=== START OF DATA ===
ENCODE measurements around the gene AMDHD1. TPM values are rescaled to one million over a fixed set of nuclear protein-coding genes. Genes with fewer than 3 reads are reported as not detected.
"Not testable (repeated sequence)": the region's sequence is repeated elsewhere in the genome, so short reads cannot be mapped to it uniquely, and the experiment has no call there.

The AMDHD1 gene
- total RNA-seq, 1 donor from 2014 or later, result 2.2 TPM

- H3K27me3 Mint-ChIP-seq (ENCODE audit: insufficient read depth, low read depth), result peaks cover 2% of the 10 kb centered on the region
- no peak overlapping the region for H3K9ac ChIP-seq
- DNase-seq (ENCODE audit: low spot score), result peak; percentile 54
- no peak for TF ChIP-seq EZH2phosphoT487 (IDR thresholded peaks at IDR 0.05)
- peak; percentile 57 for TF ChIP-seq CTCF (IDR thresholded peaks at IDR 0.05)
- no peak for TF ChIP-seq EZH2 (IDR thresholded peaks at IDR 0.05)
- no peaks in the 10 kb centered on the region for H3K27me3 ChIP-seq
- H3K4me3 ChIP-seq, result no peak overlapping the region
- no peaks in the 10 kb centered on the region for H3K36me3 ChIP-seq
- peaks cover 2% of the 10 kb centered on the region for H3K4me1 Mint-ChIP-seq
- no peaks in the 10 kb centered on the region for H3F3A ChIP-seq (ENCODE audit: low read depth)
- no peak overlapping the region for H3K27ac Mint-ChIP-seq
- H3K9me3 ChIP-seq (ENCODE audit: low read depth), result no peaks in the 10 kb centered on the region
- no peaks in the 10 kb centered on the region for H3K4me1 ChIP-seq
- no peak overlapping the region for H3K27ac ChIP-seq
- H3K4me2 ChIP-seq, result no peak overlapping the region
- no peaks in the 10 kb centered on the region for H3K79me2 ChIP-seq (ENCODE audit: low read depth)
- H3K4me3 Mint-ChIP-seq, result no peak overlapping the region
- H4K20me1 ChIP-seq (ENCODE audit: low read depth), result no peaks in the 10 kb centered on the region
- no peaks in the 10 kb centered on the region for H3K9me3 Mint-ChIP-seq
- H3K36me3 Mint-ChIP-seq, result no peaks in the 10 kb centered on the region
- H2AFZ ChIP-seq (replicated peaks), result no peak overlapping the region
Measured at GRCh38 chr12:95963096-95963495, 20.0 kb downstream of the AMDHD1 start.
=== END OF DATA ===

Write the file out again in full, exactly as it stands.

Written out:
ENCODE measurements around the gene AMDHD1. TPM values are rescaled to one million over a fixed set of nuclear protein-coding genes. Genes with fewer than 3 reads are reported as not detected.
"Not testable (repeated sequence)": the region's sequence is repeated elsewhere in the genome, so short reads cannot be mapped to it uniquely, and the experiment has no call there.

The AMDHD1 gene
- total RNA-seq, 1 donor from 2014 or later, result 2.2 TPM

- H3K27me3 Mint-ChIP-seq (ENCODE audit: insufficient read depth, low read depth), result peaks cover 2% of the 10 kb centered on the region
- no peak overlapping the region for H3K9ac ChIP-seq
- DNase-seq (ENCODE audit: low spot score), result peak; percentile 54
- no peak for TF ChIP-seq EZH2phosphoT487 (IDR thresholded peaks at IDR 0.05)
- peak; percentile 57 for TF ChIP-seq CTCF (IDR thresholded peaks at IDR 0.05)
- no peak for TF ChIP-seq EZH2 (IDR thresholded peaks at IDR 0.05)
- no peaks in the 10 kb centered on the region for H3K27me3 ChIP-seq
- H3K4me3 ChIP-seq, result no peak overlapping the region
- no peaks in the 10 kb centered on the region for H3K36me3 ChIP-seq
- peaks cover 2% of the 10 kb centered on the region for H3K4me1 Mint-ChIP-seq
- no peaks in the 10 kb centered on the region for H3F3A ChIP-seq (ENCODE audit: low read depth)
- no peak overlapping the region for H3K27ac Mint-ChIP-seq
- H3K9me3 ChIP-seq (ENCODE audit: low read depth), result no peaks in the 10 kb centered on the region
- no peaks in the 10 kb centered on the region for H3K4me1 ChIP-seq
- no peak overlapping the region for H3K27ac ChIP-seq
- H3K4me2 ChIP-seq, result no peak overlapping the region
- no peaks in the 10 kb centered on the region for H3K79me2 ChIP-seq (ENCODE audit: low read depth)
- H3K4me3 Mint-ChIP-seq, result no peak overlapping the region
- H4K20me1 ChIP-seq (ENCODE audit: low read depth), result no peaks in the 10 kb centered on the region
- no peaks in the 10 kb centered on the region for H3K9me3 Mint-ChIP-seq
- H3K36me3 Mint-ChIP-seq, result no peaks in the 10 kb centered on the region
- H2AFZ ChIP-seq (replicated peaks), result no peak overlapping the region
Measured at GRCh38 chr12:95963096-95963495, 20.0 kb downstream of the AMDHD1 start.